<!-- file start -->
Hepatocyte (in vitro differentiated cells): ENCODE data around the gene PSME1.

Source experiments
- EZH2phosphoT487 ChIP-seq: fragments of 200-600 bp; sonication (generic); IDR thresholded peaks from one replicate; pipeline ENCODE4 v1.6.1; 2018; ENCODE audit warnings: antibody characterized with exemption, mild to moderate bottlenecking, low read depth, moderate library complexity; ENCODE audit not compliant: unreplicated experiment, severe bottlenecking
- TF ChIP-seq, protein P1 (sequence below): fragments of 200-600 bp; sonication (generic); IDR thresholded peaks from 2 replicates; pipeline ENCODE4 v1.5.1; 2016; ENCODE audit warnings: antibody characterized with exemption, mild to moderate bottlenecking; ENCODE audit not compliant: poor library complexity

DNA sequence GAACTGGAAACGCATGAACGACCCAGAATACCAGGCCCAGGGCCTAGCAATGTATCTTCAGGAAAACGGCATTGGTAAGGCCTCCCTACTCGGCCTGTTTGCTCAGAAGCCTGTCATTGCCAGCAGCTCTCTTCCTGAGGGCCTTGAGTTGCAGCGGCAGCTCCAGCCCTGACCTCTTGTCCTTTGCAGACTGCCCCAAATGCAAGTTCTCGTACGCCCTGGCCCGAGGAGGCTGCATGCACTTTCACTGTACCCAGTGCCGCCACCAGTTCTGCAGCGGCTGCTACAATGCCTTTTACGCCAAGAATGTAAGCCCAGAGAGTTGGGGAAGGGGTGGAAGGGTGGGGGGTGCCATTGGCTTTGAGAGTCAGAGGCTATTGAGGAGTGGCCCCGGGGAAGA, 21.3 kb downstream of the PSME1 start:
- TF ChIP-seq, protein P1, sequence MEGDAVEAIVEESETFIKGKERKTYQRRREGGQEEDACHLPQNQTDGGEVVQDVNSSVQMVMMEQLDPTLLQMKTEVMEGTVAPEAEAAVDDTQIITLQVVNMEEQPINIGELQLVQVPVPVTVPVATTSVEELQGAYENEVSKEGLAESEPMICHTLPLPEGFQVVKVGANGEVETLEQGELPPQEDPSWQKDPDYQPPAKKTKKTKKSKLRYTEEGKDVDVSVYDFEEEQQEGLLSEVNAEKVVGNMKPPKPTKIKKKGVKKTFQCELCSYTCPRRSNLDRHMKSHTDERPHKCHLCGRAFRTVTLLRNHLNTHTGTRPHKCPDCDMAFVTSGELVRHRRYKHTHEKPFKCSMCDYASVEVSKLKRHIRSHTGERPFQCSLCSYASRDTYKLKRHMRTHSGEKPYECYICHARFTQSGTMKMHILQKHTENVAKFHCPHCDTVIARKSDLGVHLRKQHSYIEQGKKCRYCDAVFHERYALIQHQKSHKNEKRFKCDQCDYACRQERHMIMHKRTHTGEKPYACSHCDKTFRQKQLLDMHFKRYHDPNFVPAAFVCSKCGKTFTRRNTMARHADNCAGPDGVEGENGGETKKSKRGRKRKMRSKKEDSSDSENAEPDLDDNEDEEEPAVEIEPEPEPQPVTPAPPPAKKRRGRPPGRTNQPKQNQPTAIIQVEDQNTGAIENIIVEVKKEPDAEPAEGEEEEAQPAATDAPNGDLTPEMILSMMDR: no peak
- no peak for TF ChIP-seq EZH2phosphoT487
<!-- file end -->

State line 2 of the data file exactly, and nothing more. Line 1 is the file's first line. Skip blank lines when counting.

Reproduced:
Source experiments